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3 Lessons from 360i & WOMMA’s #WineWednesday Panel

in 360i News, Social Media with tags , , , , , Both comments and trackbacks are closed.

360i & WOMMA recently hosted a #WineWednesday panel called “Influencers as Storytellers: The Rise of the Digital Celebrity.” Panelists included photographer and award-winning Vine creator Meagan Cignoli, fashion illustrator Katie Rodgers of Paper Fashion and illustrator and style expert Dallas Shaw. 360i’s own SVP of Influencer Marketing, Rebecca McCuiston, served as moderator as panelists discussed how they achieved their “digital celebrity” status and what it’s like working with brands from Chanel and DKNY, to Lowe’s and HBO.

Key takeaways from the panel include:

  1. Hobbies can turn into careers thanks to social media. The panelists’ passions for art and photography first started as hobbies. “Art was taught to be a hobby, so it was,” said Rodgers of Paper Fashion, “but then social media changed everything.” Many of the influencers launched their social presence by posting creative work to Facebook and Twitter. From there, brands started noticing and reaching out for collaborations and partnerships. “I would post a photo shoot to Facebook and get more work the next week,” noted Cignoli, who now focuses on six-second Vines and stop-motion animation.
    These days, the three women are using social media to connect with followers and brands; working to strike a balance between what they’re comfortable sharing, what their followers want to see and the goals that partnering brands want to achieve.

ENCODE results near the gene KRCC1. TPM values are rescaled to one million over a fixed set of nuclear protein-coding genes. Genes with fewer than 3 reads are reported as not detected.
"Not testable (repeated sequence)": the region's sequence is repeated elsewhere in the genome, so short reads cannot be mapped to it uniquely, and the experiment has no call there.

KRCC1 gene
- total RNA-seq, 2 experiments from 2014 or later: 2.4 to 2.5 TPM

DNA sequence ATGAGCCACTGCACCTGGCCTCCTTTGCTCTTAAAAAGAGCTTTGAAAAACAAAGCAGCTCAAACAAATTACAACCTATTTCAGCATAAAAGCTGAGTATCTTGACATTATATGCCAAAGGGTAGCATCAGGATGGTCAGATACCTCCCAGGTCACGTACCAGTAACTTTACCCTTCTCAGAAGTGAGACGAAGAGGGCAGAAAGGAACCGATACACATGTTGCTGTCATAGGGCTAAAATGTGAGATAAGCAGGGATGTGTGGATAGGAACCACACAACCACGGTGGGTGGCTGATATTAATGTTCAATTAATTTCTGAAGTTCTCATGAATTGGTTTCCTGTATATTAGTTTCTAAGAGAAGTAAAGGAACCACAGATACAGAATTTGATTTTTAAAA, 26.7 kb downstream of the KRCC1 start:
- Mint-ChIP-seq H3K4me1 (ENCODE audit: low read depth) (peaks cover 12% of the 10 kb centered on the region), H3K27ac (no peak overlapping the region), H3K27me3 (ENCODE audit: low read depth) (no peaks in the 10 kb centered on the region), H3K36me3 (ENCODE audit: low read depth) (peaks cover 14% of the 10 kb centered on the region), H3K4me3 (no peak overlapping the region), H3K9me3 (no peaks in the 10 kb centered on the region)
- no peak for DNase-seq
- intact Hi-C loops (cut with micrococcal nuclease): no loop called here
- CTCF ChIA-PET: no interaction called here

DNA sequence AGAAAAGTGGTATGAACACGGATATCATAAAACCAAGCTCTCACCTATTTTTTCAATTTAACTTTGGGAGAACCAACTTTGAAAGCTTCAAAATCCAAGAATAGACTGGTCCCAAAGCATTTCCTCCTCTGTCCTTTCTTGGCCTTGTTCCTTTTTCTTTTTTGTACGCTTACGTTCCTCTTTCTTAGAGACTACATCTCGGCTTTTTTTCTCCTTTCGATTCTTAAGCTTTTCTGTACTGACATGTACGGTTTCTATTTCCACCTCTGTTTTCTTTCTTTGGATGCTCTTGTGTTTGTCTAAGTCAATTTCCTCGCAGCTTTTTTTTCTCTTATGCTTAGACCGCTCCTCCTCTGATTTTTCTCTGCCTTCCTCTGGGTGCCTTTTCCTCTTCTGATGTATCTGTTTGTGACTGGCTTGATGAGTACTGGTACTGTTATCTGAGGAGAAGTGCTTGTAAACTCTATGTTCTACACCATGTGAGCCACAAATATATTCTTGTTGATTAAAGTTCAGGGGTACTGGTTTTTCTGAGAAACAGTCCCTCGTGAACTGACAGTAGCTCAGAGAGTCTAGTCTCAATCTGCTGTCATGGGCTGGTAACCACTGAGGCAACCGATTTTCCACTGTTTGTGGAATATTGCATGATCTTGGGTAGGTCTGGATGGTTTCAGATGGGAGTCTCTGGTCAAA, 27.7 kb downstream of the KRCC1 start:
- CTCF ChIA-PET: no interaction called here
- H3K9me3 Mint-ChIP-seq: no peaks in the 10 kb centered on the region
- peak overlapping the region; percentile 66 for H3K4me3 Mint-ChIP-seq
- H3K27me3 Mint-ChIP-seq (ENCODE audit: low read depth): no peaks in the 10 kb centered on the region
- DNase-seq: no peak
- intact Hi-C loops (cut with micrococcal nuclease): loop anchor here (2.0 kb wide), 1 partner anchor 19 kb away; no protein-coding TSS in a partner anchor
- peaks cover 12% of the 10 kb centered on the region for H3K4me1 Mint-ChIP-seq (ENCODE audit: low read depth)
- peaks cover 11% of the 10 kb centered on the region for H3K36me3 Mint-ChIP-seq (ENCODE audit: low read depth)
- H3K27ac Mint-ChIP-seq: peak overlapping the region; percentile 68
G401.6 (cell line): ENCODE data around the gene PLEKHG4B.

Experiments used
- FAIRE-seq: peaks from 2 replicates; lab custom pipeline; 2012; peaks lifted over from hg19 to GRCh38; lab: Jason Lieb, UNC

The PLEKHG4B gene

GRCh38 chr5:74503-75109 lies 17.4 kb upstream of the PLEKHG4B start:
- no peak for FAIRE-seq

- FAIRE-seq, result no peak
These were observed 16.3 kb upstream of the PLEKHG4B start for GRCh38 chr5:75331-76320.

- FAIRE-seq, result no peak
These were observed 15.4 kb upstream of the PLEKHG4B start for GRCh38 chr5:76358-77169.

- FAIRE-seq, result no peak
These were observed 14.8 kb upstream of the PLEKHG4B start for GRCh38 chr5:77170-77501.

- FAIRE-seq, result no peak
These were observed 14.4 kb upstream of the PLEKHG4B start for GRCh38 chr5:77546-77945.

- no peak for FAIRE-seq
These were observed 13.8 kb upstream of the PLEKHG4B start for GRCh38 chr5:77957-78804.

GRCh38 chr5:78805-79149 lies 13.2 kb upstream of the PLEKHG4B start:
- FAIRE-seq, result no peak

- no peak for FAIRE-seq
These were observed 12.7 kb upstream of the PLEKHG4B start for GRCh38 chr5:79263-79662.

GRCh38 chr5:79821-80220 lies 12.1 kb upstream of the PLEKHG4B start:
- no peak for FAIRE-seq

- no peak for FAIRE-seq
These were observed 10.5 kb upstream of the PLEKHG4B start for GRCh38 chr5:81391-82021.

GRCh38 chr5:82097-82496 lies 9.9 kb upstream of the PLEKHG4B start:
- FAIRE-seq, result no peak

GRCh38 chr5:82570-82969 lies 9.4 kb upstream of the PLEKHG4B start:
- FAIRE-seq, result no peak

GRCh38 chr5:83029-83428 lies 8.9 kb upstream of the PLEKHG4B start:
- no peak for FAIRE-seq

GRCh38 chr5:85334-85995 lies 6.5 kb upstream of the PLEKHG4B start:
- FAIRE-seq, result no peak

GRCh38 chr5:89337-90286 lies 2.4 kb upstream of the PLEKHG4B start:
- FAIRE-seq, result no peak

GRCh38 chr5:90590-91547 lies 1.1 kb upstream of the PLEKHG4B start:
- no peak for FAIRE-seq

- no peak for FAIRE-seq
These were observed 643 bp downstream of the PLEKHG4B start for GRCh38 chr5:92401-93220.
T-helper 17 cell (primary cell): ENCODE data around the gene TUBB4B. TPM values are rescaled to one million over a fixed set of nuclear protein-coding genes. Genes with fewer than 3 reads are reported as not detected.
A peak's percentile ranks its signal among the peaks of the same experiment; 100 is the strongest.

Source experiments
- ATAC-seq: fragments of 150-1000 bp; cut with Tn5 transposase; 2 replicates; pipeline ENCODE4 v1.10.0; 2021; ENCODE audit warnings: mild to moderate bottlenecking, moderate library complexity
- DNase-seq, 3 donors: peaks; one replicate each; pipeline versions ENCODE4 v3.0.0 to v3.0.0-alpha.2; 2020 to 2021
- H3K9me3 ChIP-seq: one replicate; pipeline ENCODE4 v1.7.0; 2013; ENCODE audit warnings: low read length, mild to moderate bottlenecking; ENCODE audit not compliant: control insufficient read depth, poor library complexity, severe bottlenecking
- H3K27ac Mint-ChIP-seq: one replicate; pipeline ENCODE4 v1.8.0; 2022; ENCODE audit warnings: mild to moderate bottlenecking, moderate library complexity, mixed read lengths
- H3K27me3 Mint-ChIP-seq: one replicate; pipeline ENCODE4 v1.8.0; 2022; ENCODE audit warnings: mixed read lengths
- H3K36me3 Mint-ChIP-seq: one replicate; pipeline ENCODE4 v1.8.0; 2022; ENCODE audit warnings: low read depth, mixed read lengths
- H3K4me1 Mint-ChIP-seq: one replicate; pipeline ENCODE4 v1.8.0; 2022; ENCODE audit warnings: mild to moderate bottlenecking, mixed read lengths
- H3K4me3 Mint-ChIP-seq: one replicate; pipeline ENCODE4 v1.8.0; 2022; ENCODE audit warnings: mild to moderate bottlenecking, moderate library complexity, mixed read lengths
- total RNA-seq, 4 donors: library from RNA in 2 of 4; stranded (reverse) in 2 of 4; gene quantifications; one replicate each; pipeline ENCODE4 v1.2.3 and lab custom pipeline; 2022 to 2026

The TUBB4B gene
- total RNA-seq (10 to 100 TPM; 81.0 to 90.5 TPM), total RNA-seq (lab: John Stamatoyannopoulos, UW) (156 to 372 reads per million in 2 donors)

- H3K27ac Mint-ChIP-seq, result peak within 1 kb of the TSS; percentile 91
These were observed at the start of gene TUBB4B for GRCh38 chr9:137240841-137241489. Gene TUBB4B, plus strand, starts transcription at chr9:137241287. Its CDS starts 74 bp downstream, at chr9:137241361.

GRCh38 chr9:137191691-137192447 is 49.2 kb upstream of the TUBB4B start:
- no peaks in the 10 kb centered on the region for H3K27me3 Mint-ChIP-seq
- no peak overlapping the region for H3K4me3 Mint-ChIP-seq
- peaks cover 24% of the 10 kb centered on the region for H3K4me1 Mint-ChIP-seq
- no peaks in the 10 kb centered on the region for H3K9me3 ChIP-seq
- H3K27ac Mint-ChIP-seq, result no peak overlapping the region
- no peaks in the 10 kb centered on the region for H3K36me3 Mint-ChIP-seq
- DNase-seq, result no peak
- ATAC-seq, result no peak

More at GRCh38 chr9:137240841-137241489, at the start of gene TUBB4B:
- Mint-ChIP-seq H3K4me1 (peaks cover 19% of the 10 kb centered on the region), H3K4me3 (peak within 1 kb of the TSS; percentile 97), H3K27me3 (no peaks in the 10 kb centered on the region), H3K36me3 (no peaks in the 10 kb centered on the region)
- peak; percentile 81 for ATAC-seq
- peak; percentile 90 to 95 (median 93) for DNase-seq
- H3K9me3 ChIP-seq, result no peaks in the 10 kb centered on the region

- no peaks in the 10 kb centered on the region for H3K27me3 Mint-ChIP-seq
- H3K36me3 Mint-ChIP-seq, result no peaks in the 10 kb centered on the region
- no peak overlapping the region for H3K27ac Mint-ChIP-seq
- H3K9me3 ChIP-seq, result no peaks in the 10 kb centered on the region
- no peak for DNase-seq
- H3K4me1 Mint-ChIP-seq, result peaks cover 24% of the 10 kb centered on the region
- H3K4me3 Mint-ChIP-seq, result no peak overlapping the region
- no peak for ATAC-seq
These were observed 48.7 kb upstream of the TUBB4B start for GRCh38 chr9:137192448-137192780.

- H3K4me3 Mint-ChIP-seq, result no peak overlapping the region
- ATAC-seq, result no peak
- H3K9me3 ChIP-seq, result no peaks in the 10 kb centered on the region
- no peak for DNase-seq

2. When it comes to brand partnerships, authenticity is key. Some of the panelists admitted to turning down work with their dream companies because the specific projects just didn’t feel like perfect fits. Overall, it’s important for the influencers to work with brands that speak the same language they speak. As Shaw put it, “you have to know your brand and know when to say no.” However, the panelists agreed that they’re happy to work with unexpected brands that may not seem like a great fit on the surface, if they’re given more creative freedom and able to bring something new to the table. Working with diverse brands also provides a fresh outlook and inspires future projects.
  3. As the social landscape evolves, brands and influencers must evolve with it. There’s always another big social network or another dynamic app around the corner, and it’s important for brands and influencers alike to stay ahead of the curve. Influencers must decide if these new platforms make sense for them and the ultimate story they’re trying to tell. Two of our panelists, Shaw and Rodgers, noted that they’re looking to go beyond their 2-D illustrations and venture into video. For Shaw, it’s more about showing her personality and daily activities, which is what her followers are asking for, while Rodgers wants to use video to help her continue telling stories through watercolors. As for Cignoli, she’s always looking to think outside of social media, with sights set on television and using technology like GoPro.

While Shaw noted that “no one sets out to become a social media celeb,” it’s clear that our group of panelists and others in the social space will continue making names for themselves for years to come. From the front row at fashion shows, to placements in traditional advertising, social media is redefining what it means to be a celebrity in the digital age.